PURPOSE In 1995, the Children's Cancer Group (CCG) opened a trial for patients with Hodgkin's lymphoma evaluating whether low-dose involved-field radiation therapy (IFRT) improved event-free survival (EFS) for patients achieving a complete response after chemotherapy. We present the long-term study outcome using final data through March 2007. PATIENTS AND METHODS Between January 1995 and December 1998, 826 eligible patients were enrolled onto CCG 5942. Four hundred ninety-eight patients achieving an initial complete response to chemotherapy were randomly assigned to receive IFRT or no further therapy. EFS and overall survival (OS) were assessed from the date of study entry or random assignment, as appropriate. Results Ten-year EFS and OS rates for the entire cohort were 83.5% and 92.5%, respectively. In an as-treated analysis for randomly assigned patients, the 10-year EFS and OS rates were 91.2% and 97.1%, respectively, for IFRT and 82.9% and 95.9%, respectively, for no further therapy. For EFS and OS comparisons, P = .004 and P = .50, respectively. Bulk disease, "B" symptoms, and nodular sclerosis histology were risk factors for inferior EFS. CONCLUSION With a median follow-up of 7.7 years, IFRT produced a statistically significant improvement in EFS but no improvement in OS. For individual patients, the relative risks of relapse versus late effects of IFRT must be considered. Patient and disease characteristics and early response assessment will aid in deciding which patients are most likely to benefit from IFRT.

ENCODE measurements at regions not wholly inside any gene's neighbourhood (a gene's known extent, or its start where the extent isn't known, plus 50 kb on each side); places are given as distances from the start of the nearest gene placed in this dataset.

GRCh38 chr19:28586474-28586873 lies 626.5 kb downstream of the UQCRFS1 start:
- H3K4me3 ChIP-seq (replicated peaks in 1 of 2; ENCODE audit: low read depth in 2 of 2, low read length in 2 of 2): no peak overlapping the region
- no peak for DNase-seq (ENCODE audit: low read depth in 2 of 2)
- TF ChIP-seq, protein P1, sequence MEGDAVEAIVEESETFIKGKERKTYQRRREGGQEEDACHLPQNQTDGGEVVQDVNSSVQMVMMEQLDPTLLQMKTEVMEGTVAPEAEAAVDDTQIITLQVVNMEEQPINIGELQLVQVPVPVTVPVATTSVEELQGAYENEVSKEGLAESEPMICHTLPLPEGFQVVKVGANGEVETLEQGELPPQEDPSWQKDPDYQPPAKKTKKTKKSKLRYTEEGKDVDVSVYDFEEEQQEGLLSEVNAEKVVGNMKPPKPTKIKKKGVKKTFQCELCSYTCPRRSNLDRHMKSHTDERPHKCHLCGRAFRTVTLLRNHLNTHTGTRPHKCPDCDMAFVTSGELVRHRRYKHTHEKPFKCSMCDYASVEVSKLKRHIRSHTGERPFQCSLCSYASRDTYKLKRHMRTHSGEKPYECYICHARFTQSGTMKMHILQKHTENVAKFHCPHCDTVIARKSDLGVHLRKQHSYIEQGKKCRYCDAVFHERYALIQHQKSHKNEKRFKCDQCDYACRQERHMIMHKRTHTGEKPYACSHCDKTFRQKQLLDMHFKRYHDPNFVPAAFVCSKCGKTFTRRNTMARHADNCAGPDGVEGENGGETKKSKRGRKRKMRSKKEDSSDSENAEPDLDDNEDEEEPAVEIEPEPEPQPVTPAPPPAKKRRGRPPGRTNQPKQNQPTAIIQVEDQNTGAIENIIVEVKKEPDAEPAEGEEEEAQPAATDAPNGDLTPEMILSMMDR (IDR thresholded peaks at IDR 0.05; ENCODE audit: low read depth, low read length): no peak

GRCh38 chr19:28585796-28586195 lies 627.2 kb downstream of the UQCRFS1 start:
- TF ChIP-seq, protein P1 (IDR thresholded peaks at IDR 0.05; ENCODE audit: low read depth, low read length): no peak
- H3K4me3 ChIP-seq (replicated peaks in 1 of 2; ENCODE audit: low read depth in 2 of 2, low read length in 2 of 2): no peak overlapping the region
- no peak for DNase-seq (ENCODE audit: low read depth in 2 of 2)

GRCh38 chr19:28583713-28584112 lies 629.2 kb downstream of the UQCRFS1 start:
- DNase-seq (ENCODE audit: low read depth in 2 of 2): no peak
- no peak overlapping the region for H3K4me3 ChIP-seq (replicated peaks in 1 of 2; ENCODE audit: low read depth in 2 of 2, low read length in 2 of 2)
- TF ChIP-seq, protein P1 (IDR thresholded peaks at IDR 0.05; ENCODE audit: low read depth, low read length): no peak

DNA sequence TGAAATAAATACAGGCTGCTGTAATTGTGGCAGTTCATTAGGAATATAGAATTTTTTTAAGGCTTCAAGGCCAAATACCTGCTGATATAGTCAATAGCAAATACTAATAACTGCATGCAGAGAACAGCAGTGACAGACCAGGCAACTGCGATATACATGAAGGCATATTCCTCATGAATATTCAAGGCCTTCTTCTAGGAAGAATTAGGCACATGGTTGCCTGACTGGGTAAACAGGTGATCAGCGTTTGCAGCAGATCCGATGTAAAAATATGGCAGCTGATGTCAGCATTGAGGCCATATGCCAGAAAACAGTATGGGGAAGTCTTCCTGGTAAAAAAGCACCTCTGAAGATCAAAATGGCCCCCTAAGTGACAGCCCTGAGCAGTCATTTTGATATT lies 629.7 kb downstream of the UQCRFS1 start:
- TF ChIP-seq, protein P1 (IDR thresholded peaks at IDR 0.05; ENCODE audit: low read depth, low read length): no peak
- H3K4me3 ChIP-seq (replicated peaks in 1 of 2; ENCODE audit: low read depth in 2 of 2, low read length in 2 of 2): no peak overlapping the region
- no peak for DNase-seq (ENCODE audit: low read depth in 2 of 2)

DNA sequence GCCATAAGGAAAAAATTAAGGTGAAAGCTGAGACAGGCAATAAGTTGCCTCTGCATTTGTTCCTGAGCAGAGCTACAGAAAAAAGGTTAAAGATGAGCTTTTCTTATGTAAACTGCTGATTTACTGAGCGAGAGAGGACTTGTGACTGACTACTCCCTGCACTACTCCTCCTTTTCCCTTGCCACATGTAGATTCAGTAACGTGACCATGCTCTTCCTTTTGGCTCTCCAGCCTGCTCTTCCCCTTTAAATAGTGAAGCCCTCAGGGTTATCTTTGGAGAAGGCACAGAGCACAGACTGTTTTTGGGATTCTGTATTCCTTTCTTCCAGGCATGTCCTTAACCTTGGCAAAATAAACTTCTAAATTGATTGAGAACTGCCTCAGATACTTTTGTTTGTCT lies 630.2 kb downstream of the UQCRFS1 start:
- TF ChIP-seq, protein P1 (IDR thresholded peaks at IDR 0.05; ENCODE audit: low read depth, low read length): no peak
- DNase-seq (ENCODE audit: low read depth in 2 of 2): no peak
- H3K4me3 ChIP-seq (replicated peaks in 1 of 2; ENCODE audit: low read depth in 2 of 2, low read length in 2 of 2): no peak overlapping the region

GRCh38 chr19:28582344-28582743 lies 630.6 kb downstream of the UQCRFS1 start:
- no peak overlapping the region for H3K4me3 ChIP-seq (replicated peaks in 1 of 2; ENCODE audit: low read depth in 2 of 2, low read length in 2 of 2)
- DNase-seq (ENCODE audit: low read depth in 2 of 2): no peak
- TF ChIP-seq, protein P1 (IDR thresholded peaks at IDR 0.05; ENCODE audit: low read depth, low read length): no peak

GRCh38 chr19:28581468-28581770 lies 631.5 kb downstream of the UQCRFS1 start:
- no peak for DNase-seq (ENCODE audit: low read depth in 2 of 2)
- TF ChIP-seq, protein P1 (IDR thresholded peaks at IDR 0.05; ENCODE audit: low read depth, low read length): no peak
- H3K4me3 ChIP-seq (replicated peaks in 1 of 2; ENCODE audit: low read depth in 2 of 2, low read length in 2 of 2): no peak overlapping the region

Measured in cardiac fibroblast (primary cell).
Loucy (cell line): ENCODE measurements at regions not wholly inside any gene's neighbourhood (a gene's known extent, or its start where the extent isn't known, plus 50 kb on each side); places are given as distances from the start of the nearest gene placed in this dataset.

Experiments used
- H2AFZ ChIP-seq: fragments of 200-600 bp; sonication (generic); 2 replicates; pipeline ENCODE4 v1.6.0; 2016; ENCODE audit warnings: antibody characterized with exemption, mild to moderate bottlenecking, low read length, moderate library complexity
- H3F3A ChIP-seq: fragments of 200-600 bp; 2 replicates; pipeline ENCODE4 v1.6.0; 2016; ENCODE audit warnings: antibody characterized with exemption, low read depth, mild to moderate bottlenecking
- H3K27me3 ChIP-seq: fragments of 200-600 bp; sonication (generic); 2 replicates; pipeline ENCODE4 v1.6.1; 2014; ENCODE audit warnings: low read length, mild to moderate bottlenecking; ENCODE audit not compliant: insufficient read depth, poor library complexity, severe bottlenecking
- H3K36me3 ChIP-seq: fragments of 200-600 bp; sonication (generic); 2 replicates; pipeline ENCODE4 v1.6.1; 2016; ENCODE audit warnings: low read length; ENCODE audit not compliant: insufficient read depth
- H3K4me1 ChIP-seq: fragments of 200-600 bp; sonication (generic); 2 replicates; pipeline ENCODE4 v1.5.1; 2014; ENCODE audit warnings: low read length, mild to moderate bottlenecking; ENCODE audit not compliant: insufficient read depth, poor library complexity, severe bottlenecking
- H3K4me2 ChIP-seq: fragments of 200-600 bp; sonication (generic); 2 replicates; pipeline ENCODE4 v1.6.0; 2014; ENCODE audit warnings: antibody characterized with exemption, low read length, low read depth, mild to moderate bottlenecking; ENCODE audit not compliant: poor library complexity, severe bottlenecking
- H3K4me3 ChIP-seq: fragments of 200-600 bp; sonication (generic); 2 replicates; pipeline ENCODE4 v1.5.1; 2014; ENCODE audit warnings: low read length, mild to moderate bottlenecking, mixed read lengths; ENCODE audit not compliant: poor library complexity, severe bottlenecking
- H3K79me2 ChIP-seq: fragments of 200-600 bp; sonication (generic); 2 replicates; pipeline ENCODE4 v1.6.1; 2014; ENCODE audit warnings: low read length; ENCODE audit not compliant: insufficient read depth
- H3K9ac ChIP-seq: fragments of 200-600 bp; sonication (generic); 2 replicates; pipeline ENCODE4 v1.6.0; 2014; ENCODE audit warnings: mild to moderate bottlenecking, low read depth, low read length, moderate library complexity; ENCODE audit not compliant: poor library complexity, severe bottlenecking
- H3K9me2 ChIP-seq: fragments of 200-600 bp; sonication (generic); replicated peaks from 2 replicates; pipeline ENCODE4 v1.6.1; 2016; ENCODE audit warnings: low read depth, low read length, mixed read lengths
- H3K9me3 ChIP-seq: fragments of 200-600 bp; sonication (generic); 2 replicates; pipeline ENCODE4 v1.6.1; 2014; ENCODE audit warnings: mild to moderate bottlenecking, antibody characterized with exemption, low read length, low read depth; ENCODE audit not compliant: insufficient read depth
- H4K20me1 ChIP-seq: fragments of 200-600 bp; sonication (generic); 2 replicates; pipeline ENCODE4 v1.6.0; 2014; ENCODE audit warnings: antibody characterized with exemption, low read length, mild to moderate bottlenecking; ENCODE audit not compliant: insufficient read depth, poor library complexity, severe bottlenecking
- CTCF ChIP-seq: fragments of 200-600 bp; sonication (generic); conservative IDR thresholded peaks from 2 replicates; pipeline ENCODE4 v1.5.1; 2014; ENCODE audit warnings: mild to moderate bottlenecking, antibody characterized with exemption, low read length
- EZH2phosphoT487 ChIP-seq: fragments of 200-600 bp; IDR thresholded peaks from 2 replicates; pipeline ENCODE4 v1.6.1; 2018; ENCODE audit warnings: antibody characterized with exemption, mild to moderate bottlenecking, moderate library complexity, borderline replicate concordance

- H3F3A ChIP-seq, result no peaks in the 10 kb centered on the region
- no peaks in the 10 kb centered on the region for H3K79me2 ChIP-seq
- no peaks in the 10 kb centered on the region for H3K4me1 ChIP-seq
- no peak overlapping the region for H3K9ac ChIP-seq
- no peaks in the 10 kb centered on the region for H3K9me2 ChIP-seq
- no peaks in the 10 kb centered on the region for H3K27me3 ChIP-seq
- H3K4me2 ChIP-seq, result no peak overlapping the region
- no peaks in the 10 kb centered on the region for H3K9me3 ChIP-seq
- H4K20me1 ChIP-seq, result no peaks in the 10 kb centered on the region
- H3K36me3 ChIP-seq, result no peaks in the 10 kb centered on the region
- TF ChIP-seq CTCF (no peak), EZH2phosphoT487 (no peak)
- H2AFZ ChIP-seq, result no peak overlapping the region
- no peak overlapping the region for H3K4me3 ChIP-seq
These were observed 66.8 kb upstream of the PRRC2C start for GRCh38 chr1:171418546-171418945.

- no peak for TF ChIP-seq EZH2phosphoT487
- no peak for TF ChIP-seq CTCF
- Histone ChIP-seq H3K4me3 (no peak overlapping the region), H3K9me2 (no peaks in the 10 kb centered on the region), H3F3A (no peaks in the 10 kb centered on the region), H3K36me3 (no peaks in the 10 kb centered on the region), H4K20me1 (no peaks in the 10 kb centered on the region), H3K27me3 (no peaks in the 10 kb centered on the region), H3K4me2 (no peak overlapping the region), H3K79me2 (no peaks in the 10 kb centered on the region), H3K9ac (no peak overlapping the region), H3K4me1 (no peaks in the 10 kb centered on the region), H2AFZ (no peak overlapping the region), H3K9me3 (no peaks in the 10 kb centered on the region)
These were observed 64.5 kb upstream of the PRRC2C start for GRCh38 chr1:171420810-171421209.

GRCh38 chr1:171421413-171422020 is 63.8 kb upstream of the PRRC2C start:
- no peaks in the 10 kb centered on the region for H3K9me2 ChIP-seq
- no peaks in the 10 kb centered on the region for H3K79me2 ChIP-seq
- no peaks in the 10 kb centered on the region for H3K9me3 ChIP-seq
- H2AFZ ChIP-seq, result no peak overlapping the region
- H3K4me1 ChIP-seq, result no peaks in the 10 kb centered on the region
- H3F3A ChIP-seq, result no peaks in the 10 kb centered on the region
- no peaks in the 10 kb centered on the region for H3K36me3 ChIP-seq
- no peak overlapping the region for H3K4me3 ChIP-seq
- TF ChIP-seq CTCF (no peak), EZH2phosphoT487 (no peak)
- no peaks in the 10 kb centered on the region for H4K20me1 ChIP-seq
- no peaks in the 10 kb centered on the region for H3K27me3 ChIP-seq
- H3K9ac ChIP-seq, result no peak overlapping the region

"After stratification for risk factors, a significant difference was evident for the low risk patients (89.1% vs. 100%, P=0.001), but not for the intermediate and high-risk groups (78.0% vs. 84% and 79.9% vs. 88.5%, respectively).18 Conversely, the GPOH-HD95 trial showed that the omission of RT was safe only for low-risk patients with complete response after chemotherapy (PFS of 96.8% versus 93.6%, p=0.42), whereas this strategy was not proven to be safe for the intermediate and the high risk groups (PFS 69.1% vs. 92.4%, "
[Show abstract][Hide abstract] ABSTRACT: Radiation therapy has a key role in the combined modality treatment of early-stage Hodgkin's Lymphoma (HL). Nevertheless, late toxicity still remains an issue. A modern approach in HL radiotherapy includes lower doses and smaller fields, together with the implementation of sophisticated and dedicated delivery techniques. Aim of the present review is to discuss the current role of radiotherapy and its potential future developments, with a focus on major clinical trials, technological advances and their repercussion in the clinical management of HL patients.
Mediterranean Journal of Hematology and Infectious Diseases 01/2014; 6(1):e2014035. DOI:10.4084/MJHID.2014.035
"Despite the relatively high overall survival for HL, the survivors are at risk of long-term complications and treatment-related mortality, especially pediatric, adolescent, and young adult patients. Recent trials in pediatric and adolescent HL have investigated chemotherapy regimens of varying dose intensities and reduction in radiotherapy usage based on risk group stratification.19–23 These approaches appeared to maintain the high response rate while reducing the burden of treatment. "